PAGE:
It’s no secret that video is becoming more important to any company’s marketing strategy, and for many hosting these videos on YouTube makes the most sense. You can still feature your videos on your website, but it helps to also have a YouTube account and page. By letting your videos live on YouTube, people can subscribe as well as find your videos while browsing around that search engine. In fact, YouTube is actually the second largest search engine with over 30 million visitors per day. This opens up a ton of opportunity for connecting with new audiences and bringing your business to the next level.
However, because YouTube is such a large platform (100 hours of video added every minute), you have quite a bit of competition when it comes to ranking. Just like any other search engine, you want your videos to show up when someone types in a certain search term. This means you need to not only have a strategy for the types of videos you’re going to create, but an SEO strategy to help make sure they get seen by the right people.
A Few Things to Keep in Mind about YouTube Rankings
Before jumping into optimization, it’s important to remember that YouTube works very similarly to your other content—it has to be quality, targeted content that will make people want to link back. You should stay consistent and put a lot of thought into what types of videos you’re going to create. This includes doing audience research and even creating personas so you know you’re putting out videos that will earn clicks.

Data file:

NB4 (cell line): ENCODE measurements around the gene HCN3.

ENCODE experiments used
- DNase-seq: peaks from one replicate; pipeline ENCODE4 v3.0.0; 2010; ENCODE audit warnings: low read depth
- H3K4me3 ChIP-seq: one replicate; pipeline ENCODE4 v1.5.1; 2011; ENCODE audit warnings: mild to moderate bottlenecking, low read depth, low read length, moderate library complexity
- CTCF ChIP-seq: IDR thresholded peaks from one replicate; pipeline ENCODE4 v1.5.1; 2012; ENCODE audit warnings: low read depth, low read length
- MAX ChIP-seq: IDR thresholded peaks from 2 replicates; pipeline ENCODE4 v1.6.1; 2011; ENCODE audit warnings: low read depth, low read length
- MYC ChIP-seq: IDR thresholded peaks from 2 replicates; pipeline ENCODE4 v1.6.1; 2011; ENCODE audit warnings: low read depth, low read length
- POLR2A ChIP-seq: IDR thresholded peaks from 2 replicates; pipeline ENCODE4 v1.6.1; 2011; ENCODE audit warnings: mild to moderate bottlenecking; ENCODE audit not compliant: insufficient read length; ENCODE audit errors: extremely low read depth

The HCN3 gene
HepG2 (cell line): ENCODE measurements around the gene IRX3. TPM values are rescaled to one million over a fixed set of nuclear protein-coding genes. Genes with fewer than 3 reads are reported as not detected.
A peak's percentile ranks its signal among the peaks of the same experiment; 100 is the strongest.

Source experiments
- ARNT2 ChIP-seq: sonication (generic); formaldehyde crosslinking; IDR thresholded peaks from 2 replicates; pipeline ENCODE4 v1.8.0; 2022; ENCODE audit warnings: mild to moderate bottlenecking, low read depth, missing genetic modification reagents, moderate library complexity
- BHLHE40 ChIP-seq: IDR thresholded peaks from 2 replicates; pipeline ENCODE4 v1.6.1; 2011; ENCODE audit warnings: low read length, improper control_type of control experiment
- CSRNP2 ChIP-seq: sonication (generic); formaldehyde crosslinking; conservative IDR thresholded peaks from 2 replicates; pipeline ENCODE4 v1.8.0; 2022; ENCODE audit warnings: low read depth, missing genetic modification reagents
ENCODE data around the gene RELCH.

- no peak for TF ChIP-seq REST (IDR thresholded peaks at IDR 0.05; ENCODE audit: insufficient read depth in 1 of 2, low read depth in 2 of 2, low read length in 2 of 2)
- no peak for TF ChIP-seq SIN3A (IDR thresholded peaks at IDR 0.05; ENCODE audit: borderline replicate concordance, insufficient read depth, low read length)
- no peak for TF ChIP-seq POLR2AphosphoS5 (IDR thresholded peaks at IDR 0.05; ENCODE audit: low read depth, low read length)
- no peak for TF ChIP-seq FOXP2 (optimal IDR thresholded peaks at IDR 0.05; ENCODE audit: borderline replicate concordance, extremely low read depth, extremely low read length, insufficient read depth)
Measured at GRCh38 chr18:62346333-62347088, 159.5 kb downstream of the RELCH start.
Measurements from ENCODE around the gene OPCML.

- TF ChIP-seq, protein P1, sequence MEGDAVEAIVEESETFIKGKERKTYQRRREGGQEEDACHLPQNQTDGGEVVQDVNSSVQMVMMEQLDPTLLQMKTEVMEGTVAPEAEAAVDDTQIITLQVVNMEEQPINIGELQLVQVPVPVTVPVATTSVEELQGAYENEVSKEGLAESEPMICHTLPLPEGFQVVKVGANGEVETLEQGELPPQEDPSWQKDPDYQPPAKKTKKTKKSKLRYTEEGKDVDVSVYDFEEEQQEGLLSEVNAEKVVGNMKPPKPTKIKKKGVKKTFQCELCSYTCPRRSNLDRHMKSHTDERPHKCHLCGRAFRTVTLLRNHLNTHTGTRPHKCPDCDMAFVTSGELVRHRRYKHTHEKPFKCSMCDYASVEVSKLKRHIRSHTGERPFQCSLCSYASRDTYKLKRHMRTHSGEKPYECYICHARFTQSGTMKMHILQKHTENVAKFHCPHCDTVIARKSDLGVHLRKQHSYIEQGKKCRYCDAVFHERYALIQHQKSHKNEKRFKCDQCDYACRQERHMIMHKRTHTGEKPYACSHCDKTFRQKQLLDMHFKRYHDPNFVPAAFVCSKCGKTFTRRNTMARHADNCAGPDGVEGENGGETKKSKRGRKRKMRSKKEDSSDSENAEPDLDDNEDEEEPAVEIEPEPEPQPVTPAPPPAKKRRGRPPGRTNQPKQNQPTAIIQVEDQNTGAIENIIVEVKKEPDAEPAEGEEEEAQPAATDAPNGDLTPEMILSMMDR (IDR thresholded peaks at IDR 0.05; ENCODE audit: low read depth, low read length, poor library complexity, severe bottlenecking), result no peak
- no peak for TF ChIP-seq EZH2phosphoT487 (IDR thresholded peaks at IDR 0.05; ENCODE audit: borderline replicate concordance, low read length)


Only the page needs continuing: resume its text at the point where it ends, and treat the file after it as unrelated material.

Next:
It also helps to know what YouTube looks for when it comes to ranking videos. All of the optimization techniques that will be discussed in the next section will help you rank, but there are certain things YouTube looks for in a video that you should keep in mind:
- The number of times a video has been viewed.
- The amount of time someone spends watching the video.
- The number of times a video appears in a user’s playlist.
- The number of positive ratings and user comments.
- The number of subscribers the video’s creator has.
- How many times the video is added as a favorite or to a playlist.
- How many times the video was embedded on the web.
As you can see, some of the things YouTube looks for are factors that will only come about if you have a great video. SEO is incredibly important and is a way to help bring you traffic and help you earn the things on this list, but YouTube pays attention to what happens when people get there. Moral of the story: Your video has to deliver.
Top 6 Ways to Improve Your YouTube Rankings
Now onto the actual optimization, below are six different ways you can help your video rank on YouTube:
Being able to find video keywords will help you figure out what you want your video to be about as well as help you know how to optimize that video. In other words, this is usually a definite first step. The YouTube Keyword Tool is an excellent place to try out a few different keywords in your industry and see where there isn’t much competition but there is a need for a video. Below is an example of what the keyword tool looks like: